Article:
February 23, 2012

Richard Hilson wearing captain's hatSome of you will know that my personal Clipper journey is one which is partly challenging my fears and anxieties - you might say therapy - and partly in aid of helping destigmatise mental illness (find out more on my website - www.ihatesinking.com). So I often try and look at my whole sailing experience to see what lessons it can provide me in relation to my personal anxieties. And, upwind sailing I find helps me get a great perspective on all this. Here's how...

The winds presented during the stretch from Singapore to China are predominantly North / North Easterly - and given this is the direction we are headed it means we will be 'beating' into the winds. If you haven't sailed, I guess the best way to imagine the difficulties this represents is to imagine a surfer going out towards the surf from the beach. He must beat his way through waves which come crashing down on him, often getting pushed back by their oncoming force. Whereas going with the surf (like downwind sailing) he glides along the waves. The forces on the boat when heading into the winds are such that we will always be healed over at an angle of around 45degrees - so life on the slant, while crashing up and down. So as you can see, heading into the wind already feels a lot more uncomfortable than the so called 'champagne sailing' that smooth, flat, downwind sailing can offer.

Now let me give you a feel for how what I call the 'drama volume' getting turned up. Imagine a light breezy day - hop on your bicycle for a ride, heading into the wind, and of course before you know it you are creating your own wind (you could also imagine hanging your head out of a car window) - what seemed like a calm day now feels different - the wind blowing across your body, hair flying and whistling through your ears.

Now imagine how this affects you on a 68 foot yacht, crashing up and down the oncoming waves like a surfer. All of a sudden you can't hear the person shouting at you from 10 feet away, the wind aggressively whooshing through your ears. Add to this the many clonks, crashes and whistles that the apparent wind creates as it meets the boats many surfaces and hopefully you can get a feel for the drama! Oh no, actually, lets now turn out the lights and add some rain! Now our drama volume is around 10!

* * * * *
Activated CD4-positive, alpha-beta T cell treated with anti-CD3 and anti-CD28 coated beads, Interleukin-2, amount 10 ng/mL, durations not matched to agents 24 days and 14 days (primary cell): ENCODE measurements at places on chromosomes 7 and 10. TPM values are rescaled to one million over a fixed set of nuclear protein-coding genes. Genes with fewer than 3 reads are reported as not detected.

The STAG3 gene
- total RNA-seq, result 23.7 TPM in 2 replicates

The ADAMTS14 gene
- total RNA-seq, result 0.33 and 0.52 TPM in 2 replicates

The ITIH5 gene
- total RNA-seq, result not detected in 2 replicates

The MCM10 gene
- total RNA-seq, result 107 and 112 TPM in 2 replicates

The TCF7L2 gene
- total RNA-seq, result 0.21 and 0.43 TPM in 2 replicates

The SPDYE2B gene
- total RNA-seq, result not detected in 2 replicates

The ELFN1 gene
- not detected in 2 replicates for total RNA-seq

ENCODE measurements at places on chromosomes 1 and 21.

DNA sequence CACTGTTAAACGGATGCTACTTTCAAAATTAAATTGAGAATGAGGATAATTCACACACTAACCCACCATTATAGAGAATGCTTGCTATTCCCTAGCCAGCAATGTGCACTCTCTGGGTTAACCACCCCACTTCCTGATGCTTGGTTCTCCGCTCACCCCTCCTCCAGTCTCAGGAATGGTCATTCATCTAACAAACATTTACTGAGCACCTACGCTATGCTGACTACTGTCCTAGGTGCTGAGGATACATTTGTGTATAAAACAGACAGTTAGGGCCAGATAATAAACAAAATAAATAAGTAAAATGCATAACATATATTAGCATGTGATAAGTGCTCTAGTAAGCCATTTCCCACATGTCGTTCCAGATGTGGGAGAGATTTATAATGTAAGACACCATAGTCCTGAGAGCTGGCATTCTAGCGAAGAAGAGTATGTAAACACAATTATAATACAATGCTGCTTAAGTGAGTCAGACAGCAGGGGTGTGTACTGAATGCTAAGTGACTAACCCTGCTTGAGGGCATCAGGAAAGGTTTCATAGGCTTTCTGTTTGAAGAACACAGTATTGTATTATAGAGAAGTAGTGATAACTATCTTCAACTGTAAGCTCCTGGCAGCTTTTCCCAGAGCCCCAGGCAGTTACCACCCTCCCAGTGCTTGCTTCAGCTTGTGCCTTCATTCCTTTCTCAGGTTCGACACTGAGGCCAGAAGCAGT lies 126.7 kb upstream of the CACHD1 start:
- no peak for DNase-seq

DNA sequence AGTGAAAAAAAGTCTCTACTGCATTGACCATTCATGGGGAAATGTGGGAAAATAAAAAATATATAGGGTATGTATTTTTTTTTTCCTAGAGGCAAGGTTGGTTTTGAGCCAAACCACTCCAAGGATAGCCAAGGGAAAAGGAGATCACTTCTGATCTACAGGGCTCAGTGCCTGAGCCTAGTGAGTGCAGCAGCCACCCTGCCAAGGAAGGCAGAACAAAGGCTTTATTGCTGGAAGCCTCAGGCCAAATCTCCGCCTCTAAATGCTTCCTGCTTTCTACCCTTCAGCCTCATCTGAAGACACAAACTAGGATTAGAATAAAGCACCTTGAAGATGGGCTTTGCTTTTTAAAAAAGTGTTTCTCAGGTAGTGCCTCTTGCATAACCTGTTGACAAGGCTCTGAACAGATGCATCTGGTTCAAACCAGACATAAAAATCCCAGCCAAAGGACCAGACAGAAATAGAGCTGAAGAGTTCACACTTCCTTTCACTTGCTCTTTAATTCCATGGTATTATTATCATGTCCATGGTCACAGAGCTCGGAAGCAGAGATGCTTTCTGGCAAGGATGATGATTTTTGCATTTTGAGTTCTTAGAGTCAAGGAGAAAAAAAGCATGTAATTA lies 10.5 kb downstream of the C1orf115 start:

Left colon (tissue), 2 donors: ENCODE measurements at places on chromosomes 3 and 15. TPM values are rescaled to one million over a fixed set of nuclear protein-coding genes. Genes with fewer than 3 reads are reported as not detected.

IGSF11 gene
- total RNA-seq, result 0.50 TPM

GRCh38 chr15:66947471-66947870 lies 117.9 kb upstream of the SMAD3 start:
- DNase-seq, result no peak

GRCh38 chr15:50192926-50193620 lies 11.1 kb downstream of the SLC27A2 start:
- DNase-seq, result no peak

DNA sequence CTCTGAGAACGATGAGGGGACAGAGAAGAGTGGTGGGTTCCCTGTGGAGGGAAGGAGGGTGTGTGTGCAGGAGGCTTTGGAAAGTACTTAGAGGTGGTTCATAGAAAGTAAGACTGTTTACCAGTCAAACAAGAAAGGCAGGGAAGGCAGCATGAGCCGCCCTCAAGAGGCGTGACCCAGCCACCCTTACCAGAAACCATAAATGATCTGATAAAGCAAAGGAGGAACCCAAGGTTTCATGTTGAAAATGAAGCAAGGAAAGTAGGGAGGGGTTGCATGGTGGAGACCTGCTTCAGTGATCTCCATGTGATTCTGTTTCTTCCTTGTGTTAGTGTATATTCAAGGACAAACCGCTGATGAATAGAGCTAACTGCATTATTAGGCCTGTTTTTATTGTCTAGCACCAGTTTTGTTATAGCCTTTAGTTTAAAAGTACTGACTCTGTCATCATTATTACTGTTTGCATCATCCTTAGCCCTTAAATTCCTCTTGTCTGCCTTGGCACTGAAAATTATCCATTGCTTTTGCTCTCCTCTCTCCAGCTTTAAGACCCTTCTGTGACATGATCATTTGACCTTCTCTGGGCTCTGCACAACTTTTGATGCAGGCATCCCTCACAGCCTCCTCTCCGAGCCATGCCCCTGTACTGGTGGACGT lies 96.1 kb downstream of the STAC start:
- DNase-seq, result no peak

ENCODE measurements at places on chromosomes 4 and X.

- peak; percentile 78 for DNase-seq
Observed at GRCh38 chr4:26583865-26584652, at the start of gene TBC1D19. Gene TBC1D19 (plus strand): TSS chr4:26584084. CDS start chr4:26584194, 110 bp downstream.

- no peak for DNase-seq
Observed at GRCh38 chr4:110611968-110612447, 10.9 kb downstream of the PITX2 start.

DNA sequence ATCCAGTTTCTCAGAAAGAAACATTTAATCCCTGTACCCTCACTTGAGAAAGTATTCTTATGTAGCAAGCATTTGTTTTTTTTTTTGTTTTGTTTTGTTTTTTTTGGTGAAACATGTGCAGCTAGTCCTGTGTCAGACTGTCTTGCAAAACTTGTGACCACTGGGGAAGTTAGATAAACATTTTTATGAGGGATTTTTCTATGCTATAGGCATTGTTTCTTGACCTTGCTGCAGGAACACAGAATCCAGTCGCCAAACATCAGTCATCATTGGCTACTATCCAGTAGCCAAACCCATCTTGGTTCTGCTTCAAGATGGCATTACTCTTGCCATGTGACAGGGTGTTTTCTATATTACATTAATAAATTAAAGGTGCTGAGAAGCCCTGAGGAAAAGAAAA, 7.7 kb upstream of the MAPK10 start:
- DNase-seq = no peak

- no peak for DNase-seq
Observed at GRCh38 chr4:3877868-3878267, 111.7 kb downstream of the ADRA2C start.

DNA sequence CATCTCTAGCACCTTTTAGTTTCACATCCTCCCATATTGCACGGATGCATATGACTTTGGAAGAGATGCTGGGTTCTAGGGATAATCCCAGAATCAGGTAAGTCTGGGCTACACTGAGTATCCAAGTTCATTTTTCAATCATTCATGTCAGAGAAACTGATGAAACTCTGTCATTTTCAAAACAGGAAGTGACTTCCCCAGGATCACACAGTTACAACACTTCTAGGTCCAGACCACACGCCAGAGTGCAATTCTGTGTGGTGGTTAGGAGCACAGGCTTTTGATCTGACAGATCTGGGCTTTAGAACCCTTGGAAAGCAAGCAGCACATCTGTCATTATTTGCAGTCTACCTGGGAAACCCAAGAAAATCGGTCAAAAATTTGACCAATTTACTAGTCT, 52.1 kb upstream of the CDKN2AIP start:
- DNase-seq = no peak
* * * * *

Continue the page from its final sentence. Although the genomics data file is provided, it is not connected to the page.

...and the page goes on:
It's at times like this that I imagine the stress that at times in my life has lead to periods of depression. But as I've come to learn it is often my perception of situations which cause my depression rather than the reality of the situation... so how might we change our perception?

What if I shut out the noise... that feels less dramatic.

What if we put the decklight on and I pull up my hood. I definitely feel more able to cope.

And what, if I imagine, that if we turned the boat around by 180 degrees, surfing down the waves, following the wind - the drama volume now set to a much more easy listening 2 or 3.

If I imagine how close we actually are to this scenario - a simple turn of the wheel - I find myself all together calmer.So the next time you find yourself in a stressful situation, try and see how you might turn the drama volume down - or if things just get a little too much, turn and head in the opposite direction for a little while.


 

By supporting Richard on this epic challenge and donating to mental health charity, Mind, you will be demonstrating that you too believe that it is “time to change” – that you are prepared to play a part in helping end mental health discrimination and destigmatise mental illness.

Original blog published on http://www.clipperroundtheworld.com

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